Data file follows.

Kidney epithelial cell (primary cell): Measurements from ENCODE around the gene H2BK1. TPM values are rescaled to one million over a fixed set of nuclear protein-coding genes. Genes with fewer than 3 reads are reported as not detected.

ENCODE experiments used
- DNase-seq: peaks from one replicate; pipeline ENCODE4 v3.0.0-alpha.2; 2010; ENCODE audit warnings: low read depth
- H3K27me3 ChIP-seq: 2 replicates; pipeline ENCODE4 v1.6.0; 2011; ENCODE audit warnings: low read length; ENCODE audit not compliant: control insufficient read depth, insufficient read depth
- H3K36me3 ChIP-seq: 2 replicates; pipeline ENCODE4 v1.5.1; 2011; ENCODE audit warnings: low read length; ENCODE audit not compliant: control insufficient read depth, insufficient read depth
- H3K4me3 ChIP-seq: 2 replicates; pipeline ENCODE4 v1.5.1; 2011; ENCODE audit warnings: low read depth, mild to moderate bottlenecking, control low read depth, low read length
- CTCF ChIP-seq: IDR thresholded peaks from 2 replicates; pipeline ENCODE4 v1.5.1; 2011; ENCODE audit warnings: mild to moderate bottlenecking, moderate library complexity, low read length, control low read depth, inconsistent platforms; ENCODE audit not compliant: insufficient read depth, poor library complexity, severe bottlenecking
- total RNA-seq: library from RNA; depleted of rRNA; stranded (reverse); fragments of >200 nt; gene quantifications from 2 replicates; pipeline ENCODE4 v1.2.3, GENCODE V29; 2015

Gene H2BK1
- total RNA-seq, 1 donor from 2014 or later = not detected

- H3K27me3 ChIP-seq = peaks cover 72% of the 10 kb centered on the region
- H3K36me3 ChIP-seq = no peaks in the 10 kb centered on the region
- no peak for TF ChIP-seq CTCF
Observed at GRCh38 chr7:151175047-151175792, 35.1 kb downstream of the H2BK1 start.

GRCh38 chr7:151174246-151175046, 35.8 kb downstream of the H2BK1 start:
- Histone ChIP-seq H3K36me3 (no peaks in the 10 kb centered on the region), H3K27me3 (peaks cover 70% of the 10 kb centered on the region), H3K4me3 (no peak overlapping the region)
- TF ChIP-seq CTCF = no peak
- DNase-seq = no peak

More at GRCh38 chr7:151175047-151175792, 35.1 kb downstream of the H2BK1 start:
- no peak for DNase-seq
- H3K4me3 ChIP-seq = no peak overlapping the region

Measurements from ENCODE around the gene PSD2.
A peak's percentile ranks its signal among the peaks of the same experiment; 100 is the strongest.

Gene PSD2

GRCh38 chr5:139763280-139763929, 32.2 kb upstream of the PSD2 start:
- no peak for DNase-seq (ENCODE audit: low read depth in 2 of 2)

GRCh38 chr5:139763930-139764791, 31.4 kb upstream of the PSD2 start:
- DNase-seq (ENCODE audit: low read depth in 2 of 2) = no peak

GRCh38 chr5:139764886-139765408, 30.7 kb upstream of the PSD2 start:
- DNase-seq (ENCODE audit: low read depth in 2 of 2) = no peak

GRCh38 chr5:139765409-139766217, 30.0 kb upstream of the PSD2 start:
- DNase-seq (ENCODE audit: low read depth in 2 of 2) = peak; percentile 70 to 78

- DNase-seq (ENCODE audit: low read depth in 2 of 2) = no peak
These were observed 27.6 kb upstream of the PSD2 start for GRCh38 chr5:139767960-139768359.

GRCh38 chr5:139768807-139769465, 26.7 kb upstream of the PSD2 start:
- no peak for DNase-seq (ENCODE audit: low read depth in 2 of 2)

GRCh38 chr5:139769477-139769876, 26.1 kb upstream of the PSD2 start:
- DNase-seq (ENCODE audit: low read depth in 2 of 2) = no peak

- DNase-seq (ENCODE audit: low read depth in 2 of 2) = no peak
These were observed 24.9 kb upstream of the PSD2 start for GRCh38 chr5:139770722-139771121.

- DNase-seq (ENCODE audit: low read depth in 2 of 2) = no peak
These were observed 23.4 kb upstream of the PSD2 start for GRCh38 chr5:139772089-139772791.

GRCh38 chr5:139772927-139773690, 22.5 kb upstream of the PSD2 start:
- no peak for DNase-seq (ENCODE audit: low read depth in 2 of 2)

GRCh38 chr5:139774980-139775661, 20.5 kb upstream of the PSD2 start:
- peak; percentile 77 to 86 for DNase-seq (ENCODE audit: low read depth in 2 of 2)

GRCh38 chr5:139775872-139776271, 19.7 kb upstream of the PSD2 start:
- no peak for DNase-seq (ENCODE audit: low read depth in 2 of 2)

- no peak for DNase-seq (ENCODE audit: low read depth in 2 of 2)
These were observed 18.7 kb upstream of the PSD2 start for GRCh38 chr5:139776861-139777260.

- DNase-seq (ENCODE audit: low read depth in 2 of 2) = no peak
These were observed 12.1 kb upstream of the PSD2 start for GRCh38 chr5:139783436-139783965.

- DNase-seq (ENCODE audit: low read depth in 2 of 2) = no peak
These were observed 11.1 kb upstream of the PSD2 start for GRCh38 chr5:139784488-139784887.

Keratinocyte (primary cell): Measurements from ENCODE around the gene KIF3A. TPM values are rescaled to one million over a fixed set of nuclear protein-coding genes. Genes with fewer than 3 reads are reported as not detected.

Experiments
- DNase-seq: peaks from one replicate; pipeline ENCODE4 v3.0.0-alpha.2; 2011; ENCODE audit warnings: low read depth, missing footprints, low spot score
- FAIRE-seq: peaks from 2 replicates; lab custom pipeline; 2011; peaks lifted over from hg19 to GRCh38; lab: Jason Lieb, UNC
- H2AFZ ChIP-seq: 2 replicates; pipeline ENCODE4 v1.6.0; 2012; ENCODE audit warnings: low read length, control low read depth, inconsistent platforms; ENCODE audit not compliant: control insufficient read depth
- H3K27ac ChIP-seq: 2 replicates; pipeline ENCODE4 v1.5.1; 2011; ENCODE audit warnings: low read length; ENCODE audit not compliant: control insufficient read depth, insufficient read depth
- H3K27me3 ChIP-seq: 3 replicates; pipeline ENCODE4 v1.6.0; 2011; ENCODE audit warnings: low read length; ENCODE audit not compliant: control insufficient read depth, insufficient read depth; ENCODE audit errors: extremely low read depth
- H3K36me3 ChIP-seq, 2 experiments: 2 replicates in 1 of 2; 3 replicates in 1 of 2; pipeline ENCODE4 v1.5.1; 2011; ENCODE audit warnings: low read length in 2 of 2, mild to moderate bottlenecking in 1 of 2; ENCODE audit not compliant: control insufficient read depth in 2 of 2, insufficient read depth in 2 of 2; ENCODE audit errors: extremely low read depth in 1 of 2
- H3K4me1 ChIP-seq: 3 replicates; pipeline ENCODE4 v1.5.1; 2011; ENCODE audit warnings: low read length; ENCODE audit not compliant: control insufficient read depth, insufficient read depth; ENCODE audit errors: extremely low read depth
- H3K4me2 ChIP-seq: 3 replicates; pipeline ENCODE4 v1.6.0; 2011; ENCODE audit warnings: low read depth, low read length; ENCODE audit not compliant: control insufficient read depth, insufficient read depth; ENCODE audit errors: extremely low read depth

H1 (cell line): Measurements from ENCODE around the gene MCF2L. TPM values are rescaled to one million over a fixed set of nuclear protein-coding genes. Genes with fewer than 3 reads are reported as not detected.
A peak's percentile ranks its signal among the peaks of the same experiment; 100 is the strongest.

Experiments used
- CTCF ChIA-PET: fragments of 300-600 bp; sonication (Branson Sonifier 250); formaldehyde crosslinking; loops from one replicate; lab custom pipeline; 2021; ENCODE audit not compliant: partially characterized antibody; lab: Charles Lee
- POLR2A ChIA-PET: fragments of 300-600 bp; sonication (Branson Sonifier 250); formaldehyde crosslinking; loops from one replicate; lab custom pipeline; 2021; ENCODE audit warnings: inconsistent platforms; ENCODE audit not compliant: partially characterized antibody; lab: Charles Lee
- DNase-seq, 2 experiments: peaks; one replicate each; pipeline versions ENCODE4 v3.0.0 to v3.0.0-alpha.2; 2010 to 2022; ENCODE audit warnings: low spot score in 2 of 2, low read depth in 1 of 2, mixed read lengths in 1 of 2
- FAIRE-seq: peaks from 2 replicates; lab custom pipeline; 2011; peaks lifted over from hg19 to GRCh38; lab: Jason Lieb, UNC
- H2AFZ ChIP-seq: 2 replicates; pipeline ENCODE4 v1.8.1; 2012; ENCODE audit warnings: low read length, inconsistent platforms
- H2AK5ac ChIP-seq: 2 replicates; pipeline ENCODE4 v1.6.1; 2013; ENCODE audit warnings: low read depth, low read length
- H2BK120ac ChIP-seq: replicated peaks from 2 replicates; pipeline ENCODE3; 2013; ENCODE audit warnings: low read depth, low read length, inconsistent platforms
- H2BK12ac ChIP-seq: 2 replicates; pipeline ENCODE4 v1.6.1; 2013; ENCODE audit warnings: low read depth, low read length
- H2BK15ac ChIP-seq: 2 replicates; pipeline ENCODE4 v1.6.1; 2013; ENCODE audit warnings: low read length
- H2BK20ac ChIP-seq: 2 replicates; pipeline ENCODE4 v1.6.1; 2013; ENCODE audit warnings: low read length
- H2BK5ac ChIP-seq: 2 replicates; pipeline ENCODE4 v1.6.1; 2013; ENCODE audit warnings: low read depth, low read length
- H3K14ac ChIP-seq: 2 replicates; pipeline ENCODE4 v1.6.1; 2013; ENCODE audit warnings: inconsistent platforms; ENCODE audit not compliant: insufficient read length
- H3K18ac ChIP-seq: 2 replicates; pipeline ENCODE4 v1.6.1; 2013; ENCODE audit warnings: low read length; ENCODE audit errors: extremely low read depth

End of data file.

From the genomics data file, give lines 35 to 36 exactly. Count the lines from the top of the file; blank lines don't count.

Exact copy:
GRCh38 chr5:139768807-139769465, 26.7 kb upstream of the PSD2 start:
- no peak for DNase-seq (ENCODE audit: low read depth in 2 of 2)